PSAL players make the best out of cancelled spring season

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In an unprecedented situation, the spring season, meant for practices, games, and bonding, has been replaced by a quarantine order that will be active until at least May 15. Perhaps the most hard-hit by this situation in the Townsend Harris sports community are the seniors, who had their wishes of a farewell season cut short. Regardless of the adversities and unfortunate circumstances, seniors are still determined to bounce back by finding ways to adapt and make the best out of the situation at hand.

The seniors and their respective coaches are understandably upset by the outcome of this season, however they refuse to be defeated. Many seniors are trying to move on and stay in shape. Senior Vivian Chen of the girls’ wrestling team stated that she is “working out at home and getting the exercise through home workouts”. In addition, while discussing the possibility of goals she set for herself in the new offseason, she said, “Some new goals I plan on setting are just learning to exercise on my own and to motivate myself… Since I’m graduating this year, I felt that it was important to learn how to work out myself and motivate myself.” Despite her proactivity to the adversity however, Vivian still can’t help but hope that “something does change with COVID-19 and that spring sports magically come back.” 

Senior Noah Pearlstein and math teacher Kevin Claesgens, captain and coach of the boys’ tennis team, respectively, find that though the events had hit their team hard, they remain positive for the future. Noah stated, “The cancellation of the spring season has been extremely tough. I felt as if we had a real chance to compete … Though, I am hopeful that the underclassmen can carry the torch.” Mr. Claesgens feels that the experience has reminded all athletes of what it means to represent the team to the best of their ability in every game. “If anything, hopefully, this will make other guys on the team [and other THHS athletes] more grateful and appreciative of the fact that they are able to compete and be a part of a team,” said Mr. Claesgens.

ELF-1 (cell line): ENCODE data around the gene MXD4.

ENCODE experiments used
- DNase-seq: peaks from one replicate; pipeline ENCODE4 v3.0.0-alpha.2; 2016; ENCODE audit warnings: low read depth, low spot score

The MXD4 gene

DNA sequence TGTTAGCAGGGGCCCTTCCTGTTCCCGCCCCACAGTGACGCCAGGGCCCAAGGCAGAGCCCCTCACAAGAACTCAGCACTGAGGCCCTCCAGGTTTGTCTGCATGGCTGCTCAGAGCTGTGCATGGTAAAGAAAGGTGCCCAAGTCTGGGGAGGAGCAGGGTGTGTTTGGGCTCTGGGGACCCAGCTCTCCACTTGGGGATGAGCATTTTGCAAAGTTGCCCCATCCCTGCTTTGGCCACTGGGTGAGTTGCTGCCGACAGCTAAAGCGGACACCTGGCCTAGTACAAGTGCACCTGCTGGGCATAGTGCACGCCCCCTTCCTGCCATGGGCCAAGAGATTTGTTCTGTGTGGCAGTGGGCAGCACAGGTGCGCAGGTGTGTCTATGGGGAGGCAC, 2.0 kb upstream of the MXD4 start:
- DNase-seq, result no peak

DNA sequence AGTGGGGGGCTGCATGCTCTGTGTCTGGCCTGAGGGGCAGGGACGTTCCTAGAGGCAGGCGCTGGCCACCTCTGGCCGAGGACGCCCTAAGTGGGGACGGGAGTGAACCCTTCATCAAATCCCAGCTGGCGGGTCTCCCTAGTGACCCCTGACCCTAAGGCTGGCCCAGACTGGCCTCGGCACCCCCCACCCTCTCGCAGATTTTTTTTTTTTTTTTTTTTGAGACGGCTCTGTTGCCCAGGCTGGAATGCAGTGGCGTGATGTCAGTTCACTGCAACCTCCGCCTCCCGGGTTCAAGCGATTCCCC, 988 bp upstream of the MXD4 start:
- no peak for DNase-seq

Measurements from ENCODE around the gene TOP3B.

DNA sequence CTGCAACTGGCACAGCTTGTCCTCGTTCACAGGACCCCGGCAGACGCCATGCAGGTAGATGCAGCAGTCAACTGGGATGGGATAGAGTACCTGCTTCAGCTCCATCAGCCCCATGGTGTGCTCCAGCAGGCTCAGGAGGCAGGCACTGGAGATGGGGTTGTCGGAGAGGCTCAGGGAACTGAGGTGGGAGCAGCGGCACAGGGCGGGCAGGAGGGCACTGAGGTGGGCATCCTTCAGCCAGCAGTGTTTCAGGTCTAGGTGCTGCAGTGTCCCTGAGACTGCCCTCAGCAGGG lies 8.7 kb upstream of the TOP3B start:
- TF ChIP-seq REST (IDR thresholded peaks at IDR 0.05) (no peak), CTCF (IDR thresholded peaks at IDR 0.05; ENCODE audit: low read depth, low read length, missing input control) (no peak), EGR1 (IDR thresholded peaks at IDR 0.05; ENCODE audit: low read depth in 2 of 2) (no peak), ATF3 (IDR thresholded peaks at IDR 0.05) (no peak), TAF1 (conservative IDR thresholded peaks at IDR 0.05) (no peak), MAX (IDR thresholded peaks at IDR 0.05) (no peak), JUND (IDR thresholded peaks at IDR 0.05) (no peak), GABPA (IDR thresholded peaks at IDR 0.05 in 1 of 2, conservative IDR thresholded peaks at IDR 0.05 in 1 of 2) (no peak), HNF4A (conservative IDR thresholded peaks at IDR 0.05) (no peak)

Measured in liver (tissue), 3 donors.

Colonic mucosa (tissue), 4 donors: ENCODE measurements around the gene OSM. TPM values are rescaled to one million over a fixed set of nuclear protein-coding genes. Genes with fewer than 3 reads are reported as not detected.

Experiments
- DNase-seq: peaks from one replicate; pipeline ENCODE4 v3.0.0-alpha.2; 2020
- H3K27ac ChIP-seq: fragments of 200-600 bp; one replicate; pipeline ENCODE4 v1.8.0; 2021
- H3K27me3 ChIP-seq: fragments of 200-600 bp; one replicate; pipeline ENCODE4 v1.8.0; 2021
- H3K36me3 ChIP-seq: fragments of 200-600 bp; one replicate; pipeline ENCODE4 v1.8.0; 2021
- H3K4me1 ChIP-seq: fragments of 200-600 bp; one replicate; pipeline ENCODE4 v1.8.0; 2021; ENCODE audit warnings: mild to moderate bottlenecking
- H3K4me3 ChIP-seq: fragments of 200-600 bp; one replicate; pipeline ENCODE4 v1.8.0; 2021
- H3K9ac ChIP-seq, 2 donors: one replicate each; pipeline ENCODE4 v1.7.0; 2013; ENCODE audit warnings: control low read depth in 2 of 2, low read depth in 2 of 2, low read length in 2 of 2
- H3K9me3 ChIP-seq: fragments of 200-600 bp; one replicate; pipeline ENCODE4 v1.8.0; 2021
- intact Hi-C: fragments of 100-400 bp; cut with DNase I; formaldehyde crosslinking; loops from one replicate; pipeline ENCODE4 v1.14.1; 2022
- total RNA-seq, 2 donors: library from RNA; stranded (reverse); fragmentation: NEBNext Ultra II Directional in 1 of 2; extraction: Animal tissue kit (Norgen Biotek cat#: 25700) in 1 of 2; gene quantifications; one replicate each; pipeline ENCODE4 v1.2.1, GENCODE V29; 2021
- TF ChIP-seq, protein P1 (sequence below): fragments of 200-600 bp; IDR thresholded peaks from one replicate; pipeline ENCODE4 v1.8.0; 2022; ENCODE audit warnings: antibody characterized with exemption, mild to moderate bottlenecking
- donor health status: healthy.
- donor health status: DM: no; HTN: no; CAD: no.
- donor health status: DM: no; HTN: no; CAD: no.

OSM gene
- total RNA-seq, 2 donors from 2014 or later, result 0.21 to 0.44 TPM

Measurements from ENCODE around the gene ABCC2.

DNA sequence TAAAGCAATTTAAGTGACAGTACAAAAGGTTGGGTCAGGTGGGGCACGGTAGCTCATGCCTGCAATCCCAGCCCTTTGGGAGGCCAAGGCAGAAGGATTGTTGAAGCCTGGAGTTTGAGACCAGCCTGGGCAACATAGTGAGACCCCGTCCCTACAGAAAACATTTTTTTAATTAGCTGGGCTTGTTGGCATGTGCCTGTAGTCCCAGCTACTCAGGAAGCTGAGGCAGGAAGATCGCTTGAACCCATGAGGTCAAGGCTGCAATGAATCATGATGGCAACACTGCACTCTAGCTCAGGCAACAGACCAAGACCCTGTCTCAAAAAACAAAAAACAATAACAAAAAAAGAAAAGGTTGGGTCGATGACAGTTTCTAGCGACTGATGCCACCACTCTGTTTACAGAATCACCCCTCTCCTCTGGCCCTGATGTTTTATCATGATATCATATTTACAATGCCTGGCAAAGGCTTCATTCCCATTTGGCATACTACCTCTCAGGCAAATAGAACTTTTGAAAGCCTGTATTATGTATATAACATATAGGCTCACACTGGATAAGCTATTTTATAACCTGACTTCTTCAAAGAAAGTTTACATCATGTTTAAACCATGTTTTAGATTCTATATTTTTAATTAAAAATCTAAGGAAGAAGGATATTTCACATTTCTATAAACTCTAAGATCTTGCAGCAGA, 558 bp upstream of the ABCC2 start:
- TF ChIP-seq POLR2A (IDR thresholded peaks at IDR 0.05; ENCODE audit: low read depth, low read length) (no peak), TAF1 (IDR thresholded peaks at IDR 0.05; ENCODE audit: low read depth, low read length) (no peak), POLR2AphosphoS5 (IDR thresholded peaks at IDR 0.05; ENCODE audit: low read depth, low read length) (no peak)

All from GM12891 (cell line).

Many seniors are also taking this time to reminisce on their growth over the last four years. Senior Elizabeth Brandwein of the girls’ fencing team said,  “I’ve grown a lot honestly. I fenced for the first time in freshman year, and … since then, I’ve been training as hard as I can and slowly climbing the national ladder. I owe everything to the Townsend Harris fencing team.” 

Similarly, senior Calvin Tan of the boys’ volleyball team stated although the recent events had ended his season aspirations and hopes, “turning from a scrawny freshman when I first tried out to someone who understands and appreciates the game makes you become grateful for the journey you’ve taken.” Calvin was also quick to heap praise for his teammates and Coach Caiaccia, who taught him the game had grown to appreciate in the past three years.“The best part about being a player on this team is you are in it with a group of guys who show the same love for the game,” said Calvin. “When we constantly push each other to be greater, each practice and game becomes a surprise.” 

Despite these setbacks, seniors, and other athletes alike, have made light of this adversity and still strive to grow. They remained prideful that in the past 3 years, they were still able to form team experiences, fond memories, and achievements. As senior Savannah Sclafani of the Flag Football Team noted, “Football taught me to find my voice, to be assertive, to face any challenge head-on, and to rise up, even from the bottom, to reach the top.” 

Picture courtesy of Katrina Dydzuhn & Joshua Vieira, photography editors.